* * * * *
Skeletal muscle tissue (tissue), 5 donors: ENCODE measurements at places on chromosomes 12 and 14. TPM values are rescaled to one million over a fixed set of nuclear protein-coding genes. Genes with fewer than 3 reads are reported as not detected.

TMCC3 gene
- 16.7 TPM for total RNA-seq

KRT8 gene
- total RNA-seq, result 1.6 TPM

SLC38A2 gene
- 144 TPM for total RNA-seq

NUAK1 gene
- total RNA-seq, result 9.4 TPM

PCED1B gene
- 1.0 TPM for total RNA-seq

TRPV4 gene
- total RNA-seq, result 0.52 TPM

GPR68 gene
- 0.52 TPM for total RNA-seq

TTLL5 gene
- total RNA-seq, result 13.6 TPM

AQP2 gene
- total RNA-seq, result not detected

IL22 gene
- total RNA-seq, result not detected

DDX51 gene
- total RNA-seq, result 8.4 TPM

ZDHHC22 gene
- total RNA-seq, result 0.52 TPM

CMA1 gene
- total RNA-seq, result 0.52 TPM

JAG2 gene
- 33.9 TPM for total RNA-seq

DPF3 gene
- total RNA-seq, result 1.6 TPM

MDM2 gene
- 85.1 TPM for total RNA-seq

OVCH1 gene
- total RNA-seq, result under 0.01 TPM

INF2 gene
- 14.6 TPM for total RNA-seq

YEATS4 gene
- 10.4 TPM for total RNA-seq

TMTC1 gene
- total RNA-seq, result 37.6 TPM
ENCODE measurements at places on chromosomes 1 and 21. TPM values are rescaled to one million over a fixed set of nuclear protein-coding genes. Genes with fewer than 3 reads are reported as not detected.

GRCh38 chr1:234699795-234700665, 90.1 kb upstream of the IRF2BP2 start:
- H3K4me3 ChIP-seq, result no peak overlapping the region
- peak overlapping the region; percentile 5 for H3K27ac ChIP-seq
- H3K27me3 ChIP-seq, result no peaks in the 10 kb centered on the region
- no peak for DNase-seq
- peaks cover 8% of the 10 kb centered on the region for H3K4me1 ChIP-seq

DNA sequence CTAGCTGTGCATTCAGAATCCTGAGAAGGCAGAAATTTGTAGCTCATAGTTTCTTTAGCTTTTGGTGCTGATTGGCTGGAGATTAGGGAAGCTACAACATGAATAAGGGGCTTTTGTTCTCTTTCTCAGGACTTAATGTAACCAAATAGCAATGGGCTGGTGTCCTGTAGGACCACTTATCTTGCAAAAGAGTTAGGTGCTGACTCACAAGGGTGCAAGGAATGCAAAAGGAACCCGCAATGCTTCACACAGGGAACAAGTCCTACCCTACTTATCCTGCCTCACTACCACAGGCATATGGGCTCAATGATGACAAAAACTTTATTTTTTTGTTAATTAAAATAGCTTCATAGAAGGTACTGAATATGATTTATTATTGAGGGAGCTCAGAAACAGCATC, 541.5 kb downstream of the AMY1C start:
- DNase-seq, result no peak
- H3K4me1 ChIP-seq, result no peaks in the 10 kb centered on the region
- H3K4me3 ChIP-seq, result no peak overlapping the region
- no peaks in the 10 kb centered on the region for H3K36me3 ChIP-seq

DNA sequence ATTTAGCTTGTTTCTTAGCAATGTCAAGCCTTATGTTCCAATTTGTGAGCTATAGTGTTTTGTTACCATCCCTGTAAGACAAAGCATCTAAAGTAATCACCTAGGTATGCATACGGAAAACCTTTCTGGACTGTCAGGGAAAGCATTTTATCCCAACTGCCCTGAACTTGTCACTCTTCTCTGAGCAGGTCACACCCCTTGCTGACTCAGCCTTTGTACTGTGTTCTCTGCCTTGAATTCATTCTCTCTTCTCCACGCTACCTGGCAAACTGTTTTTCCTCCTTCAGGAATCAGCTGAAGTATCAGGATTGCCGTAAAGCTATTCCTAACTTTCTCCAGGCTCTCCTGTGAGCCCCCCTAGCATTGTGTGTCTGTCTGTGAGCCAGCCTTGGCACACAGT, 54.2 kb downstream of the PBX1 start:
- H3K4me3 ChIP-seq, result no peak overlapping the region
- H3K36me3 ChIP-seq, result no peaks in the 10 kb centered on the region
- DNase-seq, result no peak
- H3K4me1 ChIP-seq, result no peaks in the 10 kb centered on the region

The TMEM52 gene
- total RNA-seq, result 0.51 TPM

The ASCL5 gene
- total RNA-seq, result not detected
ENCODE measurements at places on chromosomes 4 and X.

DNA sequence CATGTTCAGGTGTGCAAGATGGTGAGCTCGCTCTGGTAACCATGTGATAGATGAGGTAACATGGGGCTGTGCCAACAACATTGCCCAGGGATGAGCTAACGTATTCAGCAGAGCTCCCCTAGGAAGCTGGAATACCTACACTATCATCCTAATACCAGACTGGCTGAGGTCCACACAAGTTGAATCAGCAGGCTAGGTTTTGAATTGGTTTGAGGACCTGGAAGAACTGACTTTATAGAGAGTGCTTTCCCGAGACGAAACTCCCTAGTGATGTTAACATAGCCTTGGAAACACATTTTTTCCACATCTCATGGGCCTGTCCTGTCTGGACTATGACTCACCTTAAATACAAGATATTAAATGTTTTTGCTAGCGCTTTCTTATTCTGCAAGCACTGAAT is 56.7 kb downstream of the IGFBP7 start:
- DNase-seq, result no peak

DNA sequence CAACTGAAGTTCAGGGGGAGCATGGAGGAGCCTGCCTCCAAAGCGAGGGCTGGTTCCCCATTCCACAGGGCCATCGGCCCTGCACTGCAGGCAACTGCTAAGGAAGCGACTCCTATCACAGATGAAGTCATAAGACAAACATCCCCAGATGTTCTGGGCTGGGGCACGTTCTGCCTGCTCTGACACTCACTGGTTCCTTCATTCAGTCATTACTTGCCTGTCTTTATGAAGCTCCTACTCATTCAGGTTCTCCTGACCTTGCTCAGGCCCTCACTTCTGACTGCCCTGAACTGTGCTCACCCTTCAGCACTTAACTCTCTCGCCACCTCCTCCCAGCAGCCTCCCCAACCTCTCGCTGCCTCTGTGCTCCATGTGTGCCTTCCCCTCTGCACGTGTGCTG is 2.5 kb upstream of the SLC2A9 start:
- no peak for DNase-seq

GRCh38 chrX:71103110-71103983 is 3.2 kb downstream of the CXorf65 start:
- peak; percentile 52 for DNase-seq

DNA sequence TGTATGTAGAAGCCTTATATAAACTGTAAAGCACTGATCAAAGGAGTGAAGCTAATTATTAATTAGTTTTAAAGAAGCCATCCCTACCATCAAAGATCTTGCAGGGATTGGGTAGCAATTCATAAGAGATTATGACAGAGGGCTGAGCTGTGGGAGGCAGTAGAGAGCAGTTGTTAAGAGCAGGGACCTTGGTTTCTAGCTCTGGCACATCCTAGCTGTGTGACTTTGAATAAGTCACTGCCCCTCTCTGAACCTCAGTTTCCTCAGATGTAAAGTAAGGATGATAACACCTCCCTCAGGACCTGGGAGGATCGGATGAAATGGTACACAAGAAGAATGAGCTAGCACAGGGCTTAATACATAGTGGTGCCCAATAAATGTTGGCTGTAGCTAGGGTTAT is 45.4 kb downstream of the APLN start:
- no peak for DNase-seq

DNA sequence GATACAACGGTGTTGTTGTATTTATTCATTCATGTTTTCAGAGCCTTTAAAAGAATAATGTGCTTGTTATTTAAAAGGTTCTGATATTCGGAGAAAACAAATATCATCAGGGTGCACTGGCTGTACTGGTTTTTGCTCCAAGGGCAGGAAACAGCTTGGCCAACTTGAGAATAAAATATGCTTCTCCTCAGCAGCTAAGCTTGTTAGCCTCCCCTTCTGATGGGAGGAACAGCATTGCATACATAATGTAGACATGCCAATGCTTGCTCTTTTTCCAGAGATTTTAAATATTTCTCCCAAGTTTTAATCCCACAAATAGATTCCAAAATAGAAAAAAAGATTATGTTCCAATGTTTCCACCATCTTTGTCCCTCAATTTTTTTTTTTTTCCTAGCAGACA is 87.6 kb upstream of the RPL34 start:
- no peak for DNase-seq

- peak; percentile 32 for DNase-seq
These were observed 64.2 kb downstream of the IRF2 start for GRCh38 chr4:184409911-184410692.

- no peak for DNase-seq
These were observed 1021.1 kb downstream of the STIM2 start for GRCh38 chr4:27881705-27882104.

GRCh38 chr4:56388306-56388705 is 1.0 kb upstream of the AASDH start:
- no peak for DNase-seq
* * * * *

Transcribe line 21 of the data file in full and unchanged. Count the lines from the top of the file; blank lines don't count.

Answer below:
- total RNA-seq, result not detected